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Dear parents: ways you can effectively respond to teen suicide

Updated: Sep 10, 2021

You've observed some unusual behavior from your teen - they're more aggressive, spending more time than usual in their room, or they've thrown out suicide threats on multiple occasions. You're getting quite worried. "Is my teen suicidal?!" Although you may not want to believe that it's true, responding with the possibility in mind is crucial to preventing the unthinkable from happening. Our team of experts have created a guide on how you can respond with caution and care if you believe your teen or someone else's teen is at risk of suicide.

Tips for responding to comments of self-harm or suicide threats

  • Take their word seriously No matter how casual or jokingly said, when someone expresses threats, it is in their best interest to take them seriously and ask further about their mental state. They are not attention seeking selfishly, but are rather trying to let someone know the battle they're facing internally. What your teen is really saying is: "I need your love and attention because I'm in tremendous pain, and I can't seem to stop it on my own."

  • Remain calm Though you may be shocked and overwhelmed, it is important to try to stay relaxed to create a comfortable atmosphere for your teen to open up and reach out for your help. Pause and take a moment to breathe before responding in a moderate tone - "I hear you saying you want to hurt yourself. Can we talk more about that?" Panicking may cause more anxiety for your teen and make them more hesitant to tell you what's happening to avoid scaring you.

  • Ask questions gently and curiously Make it clear that you care, stress your willingness to listen and how their wellbeing is your priority. Questions that center around their experience like "What are things you're experiencing that make you believe self-harm is the answer?" or "Would you like to let me in and help me understand what you're going through? I really want to be there for you." If your teen does have suicidal thoughts, ask if he or she has a plan of how and when to do it. These answers can help you evaluate their mindset and help you get him/her the necessary help. If your teen is unwilling to answer these questions, you may try suggesting they talk to another trusted adult or simply let them know you'll be there when they're ready to share.

  • Keep the conversation going - By discussing this topic with your teen, you are not putting the idea in their head or increasing the likelihood of suicidal behavior. It doesn't need to be a weekly discussion, but frequent enough for your teen to know it is not a topic you will shy away from. An open conversation can help decrease some of the anxiety experienced by suicidal youth and can actually reassure them that someone else cares about and wants to help them see the other options they have.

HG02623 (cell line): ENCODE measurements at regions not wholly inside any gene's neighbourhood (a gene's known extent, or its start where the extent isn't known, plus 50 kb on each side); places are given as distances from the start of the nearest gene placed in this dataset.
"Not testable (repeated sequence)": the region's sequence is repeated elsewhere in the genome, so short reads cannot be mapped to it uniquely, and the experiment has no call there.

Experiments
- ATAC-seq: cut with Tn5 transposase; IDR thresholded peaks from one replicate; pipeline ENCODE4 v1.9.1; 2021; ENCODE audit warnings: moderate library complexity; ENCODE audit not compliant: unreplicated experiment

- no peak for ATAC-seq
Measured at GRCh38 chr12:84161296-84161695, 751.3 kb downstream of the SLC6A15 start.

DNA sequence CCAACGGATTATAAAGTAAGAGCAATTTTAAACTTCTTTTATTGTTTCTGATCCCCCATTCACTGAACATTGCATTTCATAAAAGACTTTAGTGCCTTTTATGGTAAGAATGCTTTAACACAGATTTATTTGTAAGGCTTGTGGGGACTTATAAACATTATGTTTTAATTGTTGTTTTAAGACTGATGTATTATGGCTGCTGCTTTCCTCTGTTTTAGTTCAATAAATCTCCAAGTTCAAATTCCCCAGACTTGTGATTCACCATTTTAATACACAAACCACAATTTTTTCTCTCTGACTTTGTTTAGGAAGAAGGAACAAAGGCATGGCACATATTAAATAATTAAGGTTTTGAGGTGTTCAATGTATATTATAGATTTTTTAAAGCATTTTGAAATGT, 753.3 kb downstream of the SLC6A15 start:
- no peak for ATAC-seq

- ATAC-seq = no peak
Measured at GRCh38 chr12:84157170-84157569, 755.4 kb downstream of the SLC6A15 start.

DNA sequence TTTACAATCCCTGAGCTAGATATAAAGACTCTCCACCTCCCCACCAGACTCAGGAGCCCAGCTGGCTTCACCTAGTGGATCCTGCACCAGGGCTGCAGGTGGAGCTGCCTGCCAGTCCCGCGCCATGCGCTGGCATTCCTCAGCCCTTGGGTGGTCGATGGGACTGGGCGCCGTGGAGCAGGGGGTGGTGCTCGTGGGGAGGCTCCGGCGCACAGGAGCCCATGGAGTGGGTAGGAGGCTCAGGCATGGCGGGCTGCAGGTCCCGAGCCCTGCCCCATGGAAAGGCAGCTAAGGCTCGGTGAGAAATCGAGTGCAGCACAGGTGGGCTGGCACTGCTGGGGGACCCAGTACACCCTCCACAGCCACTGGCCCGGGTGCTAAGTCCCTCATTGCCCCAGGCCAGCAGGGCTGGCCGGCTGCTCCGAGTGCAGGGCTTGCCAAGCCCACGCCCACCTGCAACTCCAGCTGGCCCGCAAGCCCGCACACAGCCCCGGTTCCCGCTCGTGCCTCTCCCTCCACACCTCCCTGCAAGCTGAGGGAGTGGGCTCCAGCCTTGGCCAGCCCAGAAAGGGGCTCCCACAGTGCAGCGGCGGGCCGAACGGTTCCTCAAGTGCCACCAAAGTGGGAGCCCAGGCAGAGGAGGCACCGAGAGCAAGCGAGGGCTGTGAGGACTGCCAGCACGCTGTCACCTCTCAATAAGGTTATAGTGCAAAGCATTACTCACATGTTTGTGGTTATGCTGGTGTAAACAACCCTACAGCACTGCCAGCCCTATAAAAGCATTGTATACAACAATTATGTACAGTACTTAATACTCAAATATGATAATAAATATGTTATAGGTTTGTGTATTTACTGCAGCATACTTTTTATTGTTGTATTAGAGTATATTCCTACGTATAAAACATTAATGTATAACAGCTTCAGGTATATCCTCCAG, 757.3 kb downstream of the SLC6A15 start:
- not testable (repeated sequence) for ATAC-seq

• Pay close attention If your teen has expressed threats, keep a close eye on their activities, people they talk to, their social media accounts, school attendance. Communicate with their school's counselor about your concerns so the school can pay extra attention and try their best to ensure safety for your teen. You may consider getting their close friends' and their parents' contact information.

  • With help from a professional, come up with a safety plan Remember that this mental distortion isn’t permanent, and your teen just needs help to see past the moment. Once you've found professional medical help for your teen, make sure you are aware and given a safety plan to turn to in a time of crisis. It will probably consist of a list of people to contact and activities that will calm them down and provide distraction when they feel the urge to harm themselves. If you suspect your child might be seriously suicidal, it is extremely important to keep all firearms, alcohol, and medications under lock and key to limit their access to tools for harming themselves.

What are some things I should avoid doing?

  • Don't assume selfish intent - If your teen has expressed intent on suicide, shaming them for being selfish can be very hurtful and damaging and make them feel even worse about a condition they feel they have little control over.

  • Don't argue against their reality - Saying things like: “You have so much to live for,” “Your suicide will hurt your family,” or “Just get over it.” not only dismisses their pain, but drives a bigger divide in your relationship. Your teen will feel more alone, helpless and turn more deeply inward to avoid feeling more rejected.

  • Don't jump to solutions - "Find new friends!", "You need to do ______ instead." or "Why haven't you thought of ______.", are some things you may say in attempts to take their pain away. However, a depressed person may not be able to see your solutions as helpful or possible and may instead find your suggestions overwhelming. You also don't want to make them feel like they have to justify their suicidal feelings. So focus first on listening and ask if they'd like help thinking of solutions. You can also offer to help them seek professional help from a licensed psychologist or psychiatrist who will be able to evaluate their condition and advise on how to move forward. Read here for tips on talking to your teen about seeing a therapist.